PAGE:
Israeli Startups Get Funded, But Fight To Prevail

 

Israel was referred by Eric Benhamou (Angel investor and chairman of 3Com) as a “60 year old startup” in an interview last week. Judging by the ROI on Israel, any VC would be happy with the nominal results: Economically, the country was able to grow the average annual gross domestic product from $3,500 in 1950 to $22,500 last year. Financially, the exchange rate of the Israeli Shekel is one of the fastest growing against the Dollar and when it comes to the team – Israel has one of the largest pools of engineers and startups per capita.

 

That said, not all is rose: the political leadership in the country is rotten and involved in various criminal investigations which puts a strain on international investors looking for stability. Israeli firms are experiencing multiple difficulties:

1) High costs of labor – an Israeli engineer costs $68,000 on average which is almost equivalent to the price of a US engineer ($76,000 on average), but 4 times the price of an Indian or Russian engineers which stands on approximately $18,000 a year. A continuous spike in labor costs might drive away investors to China, India and Eastern Europe.

2) Israeli companies are facing layoffs and a slow down in hiring due to the dollar crisis. Less orders and more costs make it hard to stay in the black. Just in the past few weeks:

 – Tower fired 170 employees to save $14 million

– Agent VI fired 20% of its work force

– Metacafe laid off 70% of staff

– Intel closed its development center in Yokneam, lost $100 million investment

3) Lastly, the closed IPO window and the slowdown in M&A activity makes it hard for investors to cash out on their Israeli portfolio.

Yet investments in Israeli technology firms are announced almost on a dialy basis. So, can Israeli startups prevail? Numbers indicate a yes, but analysts predict that the worst may still be around the curve.  In the next series of posts, I will detail the VC founding rounds announced in the last 30 days.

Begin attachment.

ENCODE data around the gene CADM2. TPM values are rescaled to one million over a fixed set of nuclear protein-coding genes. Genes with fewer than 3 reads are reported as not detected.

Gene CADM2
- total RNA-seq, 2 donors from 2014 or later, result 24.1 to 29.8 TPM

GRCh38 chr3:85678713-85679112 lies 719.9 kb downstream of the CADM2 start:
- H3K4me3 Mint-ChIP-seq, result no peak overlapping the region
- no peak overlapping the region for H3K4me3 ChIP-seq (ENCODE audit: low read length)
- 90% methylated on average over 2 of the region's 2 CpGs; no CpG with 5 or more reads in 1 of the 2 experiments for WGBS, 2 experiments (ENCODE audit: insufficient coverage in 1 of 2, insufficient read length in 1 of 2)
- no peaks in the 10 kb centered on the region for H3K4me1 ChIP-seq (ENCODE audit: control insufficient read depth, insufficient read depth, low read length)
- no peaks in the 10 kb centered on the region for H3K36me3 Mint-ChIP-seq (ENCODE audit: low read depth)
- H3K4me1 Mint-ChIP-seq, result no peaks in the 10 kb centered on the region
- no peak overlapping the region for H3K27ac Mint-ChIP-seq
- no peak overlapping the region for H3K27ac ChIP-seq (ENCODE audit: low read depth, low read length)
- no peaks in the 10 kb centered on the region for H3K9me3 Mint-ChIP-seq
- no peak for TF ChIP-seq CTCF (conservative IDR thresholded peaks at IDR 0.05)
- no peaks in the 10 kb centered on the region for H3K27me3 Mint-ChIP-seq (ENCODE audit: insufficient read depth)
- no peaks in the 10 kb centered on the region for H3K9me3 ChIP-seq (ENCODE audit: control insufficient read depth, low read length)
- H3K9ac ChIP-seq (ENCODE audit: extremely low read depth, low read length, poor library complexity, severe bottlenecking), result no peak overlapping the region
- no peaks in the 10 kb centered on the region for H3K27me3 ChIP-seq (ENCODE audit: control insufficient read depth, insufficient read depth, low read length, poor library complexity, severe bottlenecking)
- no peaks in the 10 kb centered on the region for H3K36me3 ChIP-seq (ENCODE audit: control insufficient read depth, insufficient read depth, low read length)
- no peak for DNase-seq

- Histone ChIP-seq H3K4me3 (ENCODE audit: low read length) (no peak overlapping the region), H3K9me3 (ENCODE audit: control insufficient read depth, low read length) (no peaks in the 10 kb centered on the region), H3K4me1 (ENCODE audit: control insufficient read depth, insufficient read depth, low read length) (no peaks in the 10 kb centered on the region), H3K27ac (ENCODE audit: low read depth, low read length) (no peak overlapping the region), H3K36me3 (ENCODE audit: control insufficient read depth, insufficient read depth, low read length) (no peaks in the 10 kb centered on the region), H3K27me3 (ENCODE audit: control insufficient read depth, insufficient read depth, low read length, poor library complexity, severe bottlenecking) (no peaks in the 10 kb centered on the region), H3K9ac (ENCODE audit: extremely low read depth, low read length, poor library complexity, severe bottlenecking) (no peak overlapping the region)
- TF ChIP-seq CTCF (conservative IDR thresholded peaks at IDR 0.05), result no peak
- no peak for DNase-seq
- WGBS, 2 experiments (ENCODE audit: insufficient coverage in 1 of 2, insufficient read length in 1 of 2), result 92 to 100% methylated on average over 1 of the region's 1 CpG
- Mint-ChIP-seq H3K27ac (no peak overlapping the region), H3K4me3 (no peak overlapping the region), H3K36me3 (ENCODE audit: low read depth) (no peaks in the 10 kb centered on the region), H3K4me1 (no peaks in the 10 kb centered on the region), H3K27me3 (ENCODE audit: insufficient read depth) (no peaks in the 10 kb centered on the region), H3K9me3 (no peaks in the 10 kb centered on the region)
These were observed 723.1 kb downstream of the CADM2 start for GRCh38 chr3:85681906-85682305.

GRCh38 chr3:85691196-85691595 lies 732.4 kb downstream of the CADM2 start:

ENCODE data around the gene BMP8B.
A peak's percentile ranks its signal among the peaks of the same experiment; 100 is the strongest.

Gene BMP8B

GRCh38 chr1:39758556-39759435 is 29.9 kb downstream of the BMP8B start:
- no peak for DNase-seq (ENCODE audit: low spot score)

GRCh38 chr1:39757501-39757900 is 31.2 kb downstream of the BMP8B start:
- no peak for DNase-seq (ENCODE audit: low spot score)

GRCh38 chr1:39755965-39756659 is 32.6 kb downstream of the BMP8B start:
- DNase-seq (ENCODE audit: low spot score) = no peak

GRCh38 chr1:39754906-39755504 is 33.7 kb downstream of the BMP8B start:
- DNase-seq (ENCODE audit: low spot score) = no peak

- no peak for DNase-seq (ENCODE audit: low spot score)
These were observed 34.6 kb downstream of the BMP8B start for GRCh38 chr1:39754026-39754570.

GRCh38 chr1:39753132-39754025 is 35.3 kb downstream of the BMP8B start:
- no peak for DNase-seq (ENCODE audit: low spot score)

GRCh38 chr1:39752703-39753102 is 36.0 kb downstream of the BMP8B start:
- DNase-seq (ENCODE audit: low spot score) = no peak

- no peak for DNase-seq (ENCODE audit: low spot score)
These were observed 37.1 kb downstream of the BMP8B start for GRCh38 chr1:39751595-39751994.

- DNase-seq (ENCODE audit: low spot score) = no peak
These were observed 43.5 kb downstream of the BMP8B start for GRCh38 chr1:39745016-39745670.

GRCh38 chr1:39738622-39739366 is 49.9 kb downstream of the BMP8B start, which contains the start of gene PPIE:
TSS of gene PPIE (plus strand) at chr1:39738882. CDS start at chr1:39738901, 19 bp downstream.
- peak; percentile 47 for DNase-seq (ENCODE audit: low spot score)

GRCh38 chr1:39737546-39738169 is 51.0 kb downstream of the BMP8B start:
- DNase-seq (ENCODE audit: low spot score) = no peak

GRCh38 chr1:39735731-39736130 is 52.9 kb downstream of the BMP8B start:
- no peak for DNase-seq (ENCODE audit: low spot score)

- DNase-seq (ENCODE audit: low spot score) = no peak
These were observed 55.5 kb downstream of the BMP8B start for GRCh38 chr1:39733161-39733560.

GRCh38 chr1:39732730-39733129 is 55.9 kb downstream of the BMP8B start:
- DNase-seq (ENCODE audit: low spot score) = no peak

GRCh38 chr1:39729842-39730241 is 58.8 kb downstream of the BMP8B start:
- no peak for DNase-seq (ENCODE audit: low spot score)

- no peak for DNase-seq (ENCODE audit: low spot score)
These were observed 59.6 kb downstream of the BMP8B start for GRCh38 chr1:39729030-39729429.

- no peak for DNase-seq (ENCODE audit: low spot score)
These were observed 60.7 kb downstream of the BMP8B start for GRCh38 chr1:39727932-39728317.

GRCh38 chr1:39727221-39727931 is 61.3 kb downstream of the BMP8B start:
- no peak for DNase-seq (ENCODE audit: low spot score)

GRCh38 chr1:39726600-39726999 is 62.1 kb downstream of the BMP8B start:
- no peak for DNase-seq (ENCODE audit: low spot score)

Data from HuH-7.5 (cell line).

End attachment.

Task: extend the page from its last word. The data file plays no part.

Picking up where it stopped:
Eze Vidra
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Eze Vidra

Chief Innovation Officer at Antidote
Eze is the Chief Innovation Officer at Antidote, a startup helping patients search and match to clinical trial, to accelerate medical breakthroughs. Previously, Ezewas a General Partner at Google Ventures Europe. Before GV, Eze founded and led Campus London, Google's first physical hub for startups, and was the Head Google for Entrepreneurs in Europe. He's an experienced product manager and startup mentor. In 2012 Eze founded Techbikers, a non-for profit supporting children education in developing countries.
Eze Vidra
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Latest posts by Eze Vidra (see all)

Eze Vidra

Eze is the Chief Innovation Officer at Antidote, a startup helping patients search and match to clinical trial, to accelerate medical breakthroughs. Previously, Eze was a General Partner at Google Ventures Europe. Before GV, Eze founded and led Campus London, Google’s first physical hub for startups, and was the Head Google for Entrepreneurs in Europe. He’s an experienced product manager and startup mentor. In 2012 Eze founded Techbikers, a non-for profit supporting children education in developing countries.